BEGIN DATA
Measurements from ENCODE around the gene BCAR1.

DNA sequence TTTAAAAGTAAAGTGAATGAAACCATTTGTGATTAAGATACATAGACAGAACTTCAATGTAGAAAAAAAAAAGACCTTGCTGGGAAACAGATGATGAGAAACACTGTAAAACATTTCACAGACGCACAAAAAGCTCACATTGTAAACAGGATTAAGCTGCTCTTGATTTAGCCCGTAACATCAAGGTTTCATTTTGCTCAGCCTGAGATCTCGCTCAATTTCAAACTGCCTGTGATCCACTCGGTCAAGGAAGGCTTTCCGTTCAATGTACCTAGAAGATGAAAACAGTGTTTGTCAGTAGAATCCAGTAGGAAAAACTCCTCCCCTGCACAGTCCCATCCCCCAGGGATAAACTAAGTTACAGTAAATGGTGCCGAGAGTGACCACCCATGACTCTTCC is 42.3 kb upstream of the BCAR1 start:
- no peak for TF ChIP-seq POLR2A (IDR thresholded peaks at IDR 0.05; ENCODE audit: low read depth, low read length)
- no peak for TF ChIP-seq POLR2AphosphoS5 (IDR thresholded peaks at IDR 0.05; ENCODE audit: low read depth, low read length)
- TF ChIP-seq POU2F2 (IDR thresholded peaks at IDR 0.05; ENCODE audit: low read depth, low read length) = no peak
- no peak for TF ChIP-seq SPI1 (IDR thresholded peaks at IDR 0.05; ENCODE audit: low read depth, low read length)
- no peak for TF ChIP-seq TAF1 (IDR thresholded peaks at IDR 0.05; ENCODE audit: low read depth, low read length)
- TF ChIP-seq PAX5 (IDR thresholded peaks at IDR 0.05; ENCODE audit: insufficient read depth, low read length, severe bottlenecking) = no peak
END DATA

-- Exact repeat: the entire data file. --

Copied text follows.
Measurements from ENCODE around the gene BCAR1.

DNA sequence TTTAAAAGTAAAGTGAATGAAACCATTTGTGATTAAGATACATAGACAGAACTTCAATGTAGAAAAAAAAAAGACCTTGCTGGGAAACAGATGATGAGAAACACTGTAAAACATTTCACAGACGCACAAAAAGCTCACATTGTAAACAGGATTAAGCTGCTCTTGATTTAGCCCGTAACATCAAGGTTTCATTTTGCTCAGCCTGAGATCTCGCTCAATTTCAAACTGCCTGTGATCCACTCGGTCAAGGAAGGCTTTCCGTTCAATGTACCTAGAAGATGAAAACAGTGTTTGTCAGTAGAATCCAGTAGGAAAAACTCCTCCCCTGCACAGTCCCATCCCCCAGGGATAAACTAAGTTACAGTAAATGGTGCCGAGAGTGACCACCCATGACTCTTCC is 42.3 kb upstream of the BCAR1 start:
- no peak for TF ChIP-seq POLR2A (IDR thresholded peaks at IDR 0.05; ENCODE audit: low read depth, low read length)
- no peak for TF ChIP-seq POLR2AphosphoS5 (IDR thresholded peaks at IDR 0.05; ENCODE audit: low read depth, low read length)
- TF ChIP-seq POU2F2 (IDR thresholded peaks at IDR 0.05; ENCODE audit: low read depth, low read length) = no peak
- no peak for TF ChIP-seq SPI1 (IDR thresholded peaks at IDR 0.05; ENCODE audit: low read depth, low read length)
- no peak for TF ChIP-seq TAF1 (IDR thresholded peaks at IDR 0.05; ENCODE audit: low read depth, low read length)
- TF ChIP-seq PAX5 (IDR thresholded peaks at IDR 0.05; ENCODE audit: insufficient read depth, low read length, severe bottlenecking) = no peak